Lettre Internationale (Denmark) 13 (2006)
What is a cultural journal? “They pop up, change their look, and disappear – all the time. You never know when they will be published or who’s editing them; they are unpredictable; you rarely know the authors, who never write what you expect them to; and you can’t get hold of them.” Editor Andreas Harbsmeier uses literary critic Erik Skyum Nielsen’s classic (ironic) arguments against cultural journals to characterize the Danish edition of Lettre Internationale three years after it was founded in 2003.
Orhan Pamuk‘s opening speech at last year’s Eurozine conference in Istanbul also provides arguments for this plea for the awkward and unpredictable: “Cultural journals constitute a space where culture resists. Or should resist. […] What I’d like to see when I open one of these journals is exactly those things I can’t find anywhere else.”
In the Danish media landscape, still reeling from the cartoon controversy, this critical and alternative voice seems to be more necessary than ever. That is at least what Swedish literary critic and newspaper editor Stefan Jonsson implies after systematically reading the Danish dailies. What he encounters is a public sphere obsessed with Islam, and a cultural debate that has lost its critical stance. In Denmark one has “invented a new way of turning prejudices into journalism”, writes Jonsson. “And the cultural sections of the daily newspapers seem to silently accept this terrible transformation.”
God’s comeback? In a section on the legitimacy of religion in the political and public sphere and the religous dimension of secularism, Danish Lettre tries to find new perspectives for a discussion about “the return of religion”. Alongside Jan Philipp Reemtsma‘s “Must we respect religiosity?” (also published in Eurozine’s focal point “Post-secular Europe?”), Mona Sheikh asks, “Can secularism be religous?” And in interview French philosopher Daniel Bensaïd says that what we are witnessing is not the comeback of religion, but rather the flourishing of new identity myths.
The full table of contents of Lettre Internationale (Denmark) 13 (2006).
Capitalism is a religion, claims Walter Benjamin in a famous text fragment from the 1920s. This claim is the point of departure for the new issue of Swedish Ord&Bild. A bulging section looks at the relationship between capitalism and religion from a multitude of perspectives: from Giorgio Agamben’s “In praise of profanation” and Lilian Munk Rösing’s “Mohammed and Moneytheism” to Ola Sigurdsson’s “Materialistic theology” and Charlotte Bydler’s analysis of “The iconography of money”.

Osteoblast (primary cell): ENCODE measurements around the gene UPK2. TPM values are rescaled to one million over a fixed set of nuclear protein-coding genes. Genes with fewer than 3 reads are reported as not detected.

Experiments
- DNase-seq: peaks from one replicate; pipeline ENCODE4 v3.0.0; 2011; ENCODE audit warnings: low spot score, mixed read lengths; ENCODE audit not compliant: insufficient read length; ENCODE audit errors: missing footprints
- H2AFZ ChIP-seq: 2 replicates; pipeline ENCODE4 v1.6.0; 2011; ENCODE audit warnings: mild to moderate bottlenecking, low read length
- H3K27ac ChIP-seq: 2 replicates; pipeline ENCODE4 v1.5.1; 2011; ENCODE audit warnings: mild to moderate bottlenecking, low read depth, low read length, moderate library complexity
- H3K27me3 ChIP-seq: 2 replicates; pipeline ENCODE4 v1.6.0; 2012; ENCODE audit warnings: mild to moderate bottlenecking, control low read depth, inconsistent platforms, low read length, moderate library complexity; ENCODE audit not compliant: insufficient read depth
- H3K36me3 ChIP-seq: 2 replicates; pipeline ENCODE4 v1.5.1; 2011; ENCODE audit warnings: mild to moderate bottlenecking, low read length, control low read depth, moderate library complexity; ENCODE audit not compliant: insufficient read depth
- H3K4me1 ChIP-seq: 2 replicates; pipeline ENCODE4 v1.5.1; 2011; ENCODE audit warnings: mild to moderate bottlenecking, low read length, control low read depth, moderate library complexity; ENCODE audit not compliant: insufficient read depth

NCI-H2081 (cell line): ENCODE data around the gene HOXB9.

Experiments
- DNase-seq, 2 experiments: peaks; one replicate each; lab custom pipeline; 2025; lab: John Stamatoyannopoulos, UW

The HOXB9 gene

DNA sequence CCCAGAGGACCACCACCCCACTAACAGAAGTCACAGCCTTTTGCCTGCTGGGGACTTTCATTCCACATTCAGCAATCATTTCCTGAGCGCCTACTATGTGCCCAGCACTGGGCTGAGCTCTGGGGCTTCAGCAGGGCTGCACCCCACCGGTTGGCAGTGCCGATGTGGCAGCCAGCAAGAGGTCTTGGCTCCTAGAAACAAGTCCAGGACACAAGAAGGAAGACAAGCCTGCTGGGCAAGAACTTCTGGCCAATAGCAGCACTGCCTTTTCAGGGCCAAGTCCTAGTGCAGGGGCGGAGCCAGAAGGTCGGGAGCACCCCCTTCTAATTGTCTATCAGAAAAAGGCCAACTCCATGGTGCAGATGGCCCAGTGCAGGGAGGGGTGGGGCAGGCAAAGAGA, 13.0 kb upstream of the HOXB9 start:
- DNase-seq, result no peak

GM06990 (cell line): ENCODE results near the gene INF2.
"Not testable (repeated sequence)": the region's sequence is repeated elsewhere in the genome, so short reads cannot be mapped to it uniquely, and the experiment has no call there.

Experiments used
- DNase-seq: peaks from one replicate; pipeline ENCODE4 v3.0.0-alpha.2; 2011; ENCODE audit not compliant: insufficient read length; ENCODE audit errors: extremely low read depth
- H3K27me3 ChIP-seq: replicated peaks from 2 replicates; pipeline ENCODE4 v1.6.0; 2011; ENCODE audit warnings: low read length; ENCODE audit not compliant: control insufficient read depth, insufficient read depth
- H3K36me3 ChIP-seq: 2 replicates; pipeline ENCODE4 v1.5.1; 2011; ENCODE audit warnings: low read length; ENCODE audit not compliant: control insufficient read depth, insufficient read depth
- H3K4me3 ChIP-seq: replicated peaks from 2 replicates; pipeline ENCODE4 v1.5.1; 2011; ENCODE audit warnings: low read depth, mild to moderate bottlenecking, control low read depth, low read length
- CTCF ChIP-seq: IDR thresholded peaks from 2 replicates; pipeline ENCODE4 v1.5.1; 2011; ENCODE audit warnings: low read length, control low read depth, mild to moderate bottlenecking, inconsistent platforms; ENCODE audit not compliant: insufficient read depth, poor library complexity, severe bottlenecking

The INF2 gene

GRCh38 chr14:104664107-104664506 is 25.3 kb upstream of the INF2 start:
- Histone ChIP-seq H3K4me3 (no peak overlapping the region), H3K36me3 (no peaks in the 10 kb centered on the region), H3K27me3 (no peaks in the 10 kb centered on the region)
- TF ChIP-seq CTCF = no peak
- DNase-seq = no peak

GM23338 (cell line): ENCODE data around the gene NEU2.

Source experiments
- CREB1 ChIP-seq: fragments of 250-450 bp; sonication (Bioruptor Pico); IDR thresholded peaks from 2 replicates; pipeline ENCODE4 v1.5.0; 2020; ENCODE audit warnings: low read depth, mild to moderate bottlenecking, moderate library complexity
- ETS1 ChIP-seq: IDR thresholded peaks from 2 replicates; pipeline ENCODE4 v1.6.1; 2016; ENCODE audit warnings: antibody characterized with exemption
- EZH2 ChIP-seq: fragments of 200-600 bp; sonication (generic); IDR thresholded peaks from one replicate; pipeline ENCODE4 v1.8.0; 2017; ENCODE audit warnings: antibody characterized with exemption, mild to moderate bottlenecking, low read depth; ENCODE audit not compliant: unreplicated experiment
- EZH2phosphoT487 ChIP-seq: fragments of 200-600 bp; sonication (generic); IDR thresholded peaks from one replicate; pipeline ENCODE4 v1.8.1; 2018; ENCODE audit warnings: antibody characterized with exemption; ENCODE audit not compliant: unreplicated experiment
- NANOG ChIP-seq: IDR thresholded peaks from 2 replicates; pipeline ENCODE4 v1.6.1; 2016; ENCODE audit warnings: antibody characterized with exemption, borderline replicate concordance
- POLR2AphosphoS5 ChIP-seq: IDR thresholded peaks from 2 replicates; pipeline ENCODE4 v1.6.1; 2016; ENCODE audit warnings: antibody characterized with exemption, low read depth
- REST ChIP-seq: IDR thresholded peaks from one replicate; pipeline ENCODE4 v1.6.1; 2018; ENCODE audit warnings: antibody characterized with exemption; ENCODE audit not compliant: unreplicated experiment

Questioning the widespread belief in Europe’s alleged neutrality when it comes to religion, theologian Jayne Svenungsson makes a distinction between actual “secularization” and ideologically tainted “secularism”. Too much belief in its own neutrality has made Europe blind to the fact that its religious roots have led to very specific (not universal) conceptions of the individual, society, and ethics.
Translation and literary criticism: A translation is seldom evaluated on its own merits. Whether it is said to be congenial, faithful, or smooth, it is always in relation to some mystical entity lingering in the background: the original. Without the original, no translation. But what if someone loses the original?
Authors, editors, and translators Erik Andersson and Martin Engberg conducted an ingenious experiment in literary criticism that deserves to be repeated under different linguistic conditions. A short and unpublished Swedish text was translated into English. Four translators were then asked to translate this English “original” into Swedish. Finally these four translations were placed alongside the Swedish “original” and sent to four literary critics, who were asked to read and comment on the five texts.
The results, published in Ord&Bild, are astonishing. All four critics have interesting things to say about the five “translations”, but none manage to identify the original.
The full table of contents of Ord&Bild 5/2006.
Kulturos barai 11/2006
“The cultural press is an irreplaceable element of contemporary and creative society unaffected by image campaigns, backroom deals, or television celebrity culture”, writes Laurynas Katkus in Lithuanian journal Kulturos barai. “Such a press is necessary if Lithuania is to become a modern European state”, he claims, pleading for the relevance of cultural journals sixteen years after Lithuania gained independence.
Popular novelist or literary author? That’s the dilemma of novelist Romauldas Lankauskas. “In a world ruled by capital, there are fewer and fewer writers who choose the latter alternative.” Ironically enough, the warning issued by the Goncourt brothers in the late nineteenth century still holds, says Lankauskas: “Pure literature, a book that a writer writes for his own pleasure, will soon die.”